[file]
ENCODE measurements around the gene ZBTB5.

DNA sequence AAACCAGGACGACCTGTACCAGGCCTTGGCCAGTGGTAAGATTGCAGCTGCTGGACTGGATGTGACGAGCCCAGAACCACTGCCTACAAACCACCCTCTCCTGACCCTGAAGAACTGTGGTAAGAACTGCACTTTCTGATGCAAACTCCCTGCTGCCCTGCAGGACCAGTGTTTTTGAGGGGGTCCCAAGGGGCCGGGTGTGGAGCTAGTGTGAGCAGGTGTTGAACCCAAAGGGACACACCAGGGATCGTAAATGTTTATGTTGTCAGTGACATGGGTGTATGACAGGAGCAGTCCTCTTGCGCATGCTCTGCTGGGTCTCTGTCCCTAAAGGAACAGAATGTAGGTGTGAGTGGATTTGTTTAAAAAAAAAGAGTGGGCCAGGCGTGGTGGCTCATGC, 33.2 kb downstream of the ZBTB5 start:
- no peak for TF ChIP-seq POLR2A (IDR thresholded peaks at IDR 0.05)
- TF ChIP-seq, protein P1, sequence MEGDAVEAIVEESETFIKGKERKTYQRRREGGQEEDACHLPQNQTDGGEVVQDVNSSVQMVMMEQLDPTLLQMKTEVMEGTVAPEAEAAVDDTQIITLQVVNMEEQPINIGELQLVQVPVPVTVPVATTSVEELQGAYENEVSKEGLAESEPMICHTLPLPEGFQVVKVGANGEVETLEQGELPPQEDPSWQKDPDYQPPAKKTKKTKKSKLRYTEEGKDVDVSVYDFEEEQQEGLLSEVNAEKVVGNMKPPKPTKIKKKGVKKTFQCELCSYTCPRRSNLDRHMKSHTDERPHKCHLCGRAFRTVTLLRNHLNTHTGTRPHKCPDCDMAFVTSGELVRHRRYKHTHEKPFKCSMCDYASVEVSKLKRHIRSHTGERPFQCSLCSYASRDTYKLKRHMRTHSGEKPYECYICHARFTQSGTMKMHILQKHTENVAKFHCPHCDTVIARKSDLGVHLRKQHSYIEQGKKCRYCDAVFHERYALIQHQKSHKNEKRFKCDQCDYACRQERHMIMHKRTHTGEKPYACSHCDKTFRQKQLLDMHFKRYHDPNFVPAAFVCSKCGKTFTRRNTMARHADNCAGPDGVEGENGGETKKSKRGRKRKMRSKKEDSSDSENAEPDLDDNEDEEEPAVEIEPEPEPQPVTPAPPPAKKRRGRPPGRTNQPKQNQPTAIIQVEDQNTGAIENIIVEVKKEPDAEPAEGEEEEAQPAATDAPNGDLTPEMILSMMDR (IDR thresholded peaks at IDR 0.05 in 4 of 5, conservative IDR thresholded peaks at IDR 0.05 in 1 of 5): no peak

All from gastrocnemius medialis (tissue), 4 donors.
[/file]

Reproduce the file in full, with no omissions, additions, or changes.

ENCODE measurements around the gene ZBTB5.

DNA sequence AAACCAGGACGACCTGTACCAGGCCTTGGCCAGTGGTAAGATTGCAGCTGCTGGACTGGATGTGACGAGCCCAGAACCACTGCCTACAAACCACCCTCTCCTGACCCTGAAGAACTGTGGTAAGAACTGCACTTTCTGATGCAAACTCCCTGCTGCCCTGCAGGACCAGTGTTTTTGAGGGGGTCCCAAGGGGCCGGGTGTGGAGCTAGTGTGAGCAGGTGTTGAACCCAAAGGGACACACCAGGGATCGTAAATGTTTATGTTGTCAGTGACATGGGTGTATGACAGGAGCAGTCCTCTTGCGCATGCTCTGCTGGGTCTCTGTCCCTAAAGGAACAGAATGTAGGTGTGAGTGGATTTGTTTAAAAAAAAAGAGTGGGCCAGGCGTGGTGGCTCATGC, 33.2 kb downstream of the ZBTB5 start:
- no peak for TF ChIP-seq POLR2A (IDR thresholded peaks at IDR 0.05)
- TF ChIP-seq, protein P1, sequence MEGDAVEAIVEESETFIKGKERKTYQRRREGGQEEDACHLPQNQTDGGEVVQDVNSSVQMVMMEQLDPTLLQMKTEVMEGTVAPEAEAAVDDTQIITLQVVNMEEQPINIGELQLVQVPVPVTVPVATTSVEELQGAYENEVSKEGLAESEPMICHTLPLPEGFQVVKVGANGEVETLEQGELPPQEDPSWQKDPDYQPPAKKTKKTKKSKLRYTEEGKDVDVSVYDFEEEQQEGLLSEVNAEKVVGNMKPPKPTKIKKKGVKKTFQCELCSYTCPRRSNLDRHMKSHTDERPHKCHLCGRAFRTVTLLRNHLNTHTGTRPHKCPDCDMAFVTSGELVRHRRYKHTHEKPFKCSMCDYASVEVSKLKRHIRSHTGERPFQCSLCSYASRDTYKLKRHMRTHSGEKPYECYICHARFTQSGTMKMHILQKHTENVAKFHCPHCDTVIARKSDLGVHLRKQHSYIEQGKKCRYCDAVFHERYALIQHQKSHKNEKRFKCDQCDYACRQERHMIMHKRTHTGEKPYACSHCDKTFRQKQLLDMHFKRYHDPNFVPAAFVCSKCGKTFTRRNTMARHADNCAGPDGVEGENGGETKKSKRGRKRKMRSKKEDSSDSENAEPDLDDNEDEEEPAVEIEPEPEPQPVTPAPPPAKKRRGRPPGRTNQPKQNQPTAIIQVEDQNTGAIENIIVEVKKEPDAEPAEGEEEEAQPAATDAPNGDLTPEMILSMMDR (IDR thresholded peaks at IDR 0.05 in 4 of 5, conservative IDR thresholded peaks at IDR 0.05 in 1 of 5): no peak

All from gastrocnemius medialis (tissue), 4 donors.